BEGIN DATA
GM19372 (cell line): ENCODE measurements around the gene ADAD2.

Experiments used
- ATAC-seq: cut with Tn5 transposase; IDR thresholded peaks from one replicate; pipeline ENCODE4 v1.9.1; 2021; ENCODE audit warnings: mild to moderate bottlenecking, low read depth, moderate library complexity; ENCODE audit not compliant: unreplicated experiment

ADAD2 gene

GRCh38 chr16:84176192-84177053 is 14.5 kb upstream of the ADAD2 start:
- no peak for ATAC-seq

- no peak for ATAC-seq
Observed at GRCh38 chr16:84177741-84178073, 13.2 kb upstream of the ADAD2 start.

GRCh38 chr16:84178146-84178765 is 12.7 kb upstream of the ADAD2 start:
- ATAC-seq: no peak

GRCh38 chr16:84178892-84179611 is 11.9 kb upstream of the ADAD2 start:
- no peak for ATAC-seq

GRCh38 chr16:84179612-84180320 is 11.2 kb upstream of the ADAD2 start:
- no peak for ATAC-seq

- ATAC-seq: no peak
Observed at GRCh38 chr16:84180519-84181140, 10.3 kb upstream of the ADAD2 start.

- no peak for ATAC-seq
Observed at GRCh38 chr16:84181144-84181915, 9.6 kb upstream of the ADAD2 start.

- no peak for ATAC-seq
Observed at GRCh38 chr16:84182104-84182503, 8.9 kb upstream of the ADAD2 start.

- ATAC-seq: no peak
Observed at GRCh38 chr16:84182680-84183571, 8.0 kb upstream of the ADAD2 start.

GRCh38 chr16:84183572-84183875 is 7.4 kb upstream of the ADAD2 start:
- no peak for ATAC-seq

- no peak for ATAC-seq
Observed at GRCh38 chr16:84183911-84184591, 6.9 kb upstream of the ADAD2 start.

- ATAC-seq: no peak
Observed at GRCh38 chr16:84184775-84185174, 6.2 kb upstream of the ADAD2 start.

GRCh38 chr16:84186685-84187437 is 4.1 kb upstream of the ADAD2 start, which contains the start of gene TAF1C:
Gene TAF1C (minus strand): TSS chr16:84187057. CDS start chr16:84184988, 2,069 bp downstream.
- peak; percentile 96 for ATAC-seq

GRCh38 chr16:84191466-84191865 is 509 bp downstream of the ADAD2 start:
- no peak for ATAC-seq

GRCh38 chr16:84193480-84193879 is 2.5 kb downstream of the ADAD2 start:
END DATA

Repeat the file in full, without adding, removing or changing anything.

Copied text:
GM19372 (cell line): ENCODE measurements around the gene ADAD2.

Experiments used
- ATAC-seq: cut with Tn5 transposase; IDR thresholded peaks from one replicate; pipeline ENCODE4 v1.9.1; 2021; ENCODE audit warnings: mild to moderate bottlenecking, low read depth, moderate library complexity; ENCODE audit not compliant: unreplicated experiment

ADAD2 gene

GRCh38 chr16:84176192-84177053 is 14.5 kb upstream of the ADAD2 start:
- no peak for ATAC-seq

- no peak for ATAC-seq
Observed at GRCh38 chr16:84177741-84178073, 13.2 kb upstream of the ADAD2 start.

GRCh38 chr16:84178146-84178765 is 12.7 kb upstream of the ADAD2 start:
- ATAC-seq: no peak

GRCh38 chr16:84178892-84179611 is 11.9 kb upstream of the ADAD2 start:
- no peak for ATAC-seq

GRCh38 chr16:84179612-84180320 is 11.2 kb upstream of the ADAD2 start:
- no peak for ATAC-seq

- ATAC-seq: no peak
Observed at GRCh38 chr16:84180519-84181140, 10.3 kb upstream of the ADAD2 start.

- no peak for ATAC-seq
Observed at GRCh38 chr16:84181144-84181915, 9.6 kb upstream of the ADAD2 start.

- no peak for ATAC-seq
Observed at GRCh38 chr16:84182104-84182503, 8.9 kb upstream of the ADAD2 start.

- ATAC-seq: no peak
Observed at GRCh38 chr16:84182680-84183571, 8.0 kb upstream of the ADAD2 start.

GRCh38 chr16:84183572-84183875 is 7.4 kb upstream of the ADAD2 start:
- no peak for ATAC-seq

- no peak for ATAC-seq
Observed at GRCh38 chr16:84183911-84184591, 6.9 kb upstream of the ADAD2 start.

- ATAC-seq: no peak
Observed at GRCh38 chr16:84184775-84185174, 6.2 kb upstream of the ADAD2 start.

GRCh38 chr16:84186685-84187437 is 4.1 kb upstream of the ADAD2 start, which contains the start of gene TAF1C:
Gene TAF1C (minus strand): TSS chr16:84187057. CDS start chr16:84184988, 2,069 bp downstream.
- peak; percentile 96 for ATAC-seq

GRCh38 chr16:84191466-84191865 is 509 bp downstream of the ADAD2 start:
- no peak for ATAC-seq

GRCh38 chr16:84193480-84193879 is 2.5 kb downstream of the ADAD2 start: